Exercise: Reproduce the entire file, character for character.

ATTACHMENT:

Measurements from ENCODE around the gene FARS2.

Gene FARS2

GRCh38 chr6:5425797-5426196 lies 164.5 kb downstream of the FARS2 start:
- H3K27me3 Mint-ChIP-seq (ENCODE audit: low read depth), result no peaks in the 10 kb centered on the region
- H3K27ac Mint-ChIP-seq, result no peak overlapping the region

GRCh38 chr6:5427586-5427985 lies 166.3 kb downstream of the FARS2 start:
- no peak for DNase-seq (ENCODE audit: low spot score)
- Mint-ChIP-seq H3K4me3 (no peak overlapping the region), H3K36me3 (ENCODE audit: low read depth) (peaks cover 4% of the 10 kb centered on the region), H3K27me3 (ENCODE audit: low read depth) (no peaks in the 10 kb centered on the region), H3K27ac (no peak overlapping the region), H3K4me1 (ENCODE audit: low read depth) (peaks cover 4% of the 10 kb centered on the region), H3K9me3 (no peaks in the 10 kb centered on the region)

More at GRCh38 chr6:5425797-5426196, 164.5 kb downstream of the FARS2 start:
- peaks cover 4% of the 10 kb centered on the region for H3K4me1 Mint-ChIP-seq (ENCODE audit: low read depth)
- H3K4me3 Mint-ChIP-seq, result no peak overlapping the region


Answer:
Measurements from ENCODE around the gene FARS2.

Gene FARS2

GRCh38 chr6:5425797-5426196 lies 164.5 kb downstream of the FARS2 start:
- H3K27me3 Mint-ChIP-seq (ENCODE audit: low read depth), result no peaks in the 10 kb centered on the region
- H3K27ac Mint-ChIP-seq, result no peak overlapping the region

GRCh38 chr6:5427586-5427985 lies 166.3 kb downstream of the FARS2 start:
- no peak for DNase-seq (ENCODE audit: low spot score)
- Mint-ChIP-seq H3K4me3 (no peak overlapping the region), H3K36me3 (ENCODE audit: low read depth) (peaks cover 4% of the 10 kb centered on the region), H3K27me3 (ENCODE audit: low read depth) (no peaks in the 10 kb centered on the region), H3K27ac (no peak overlapping the region), H3K4me1 (ENCODE audit: low read depth) (peaks cover 4% of the 10 kb centered on the region), H3K9me3 (no peaks in the 10 kb centered on the region)

More at GRCh38 chr6:5425797-5426196, 164.5 kb downstream of the FARS2 start:
- peaks cover 4% of the 10 kb centered on the region for H3K4me1 Mint-ChIP-seq (ENCODE audit: low read depth)
- H3K4me3 Mint-ChIP-seq, result no peak overlapping the region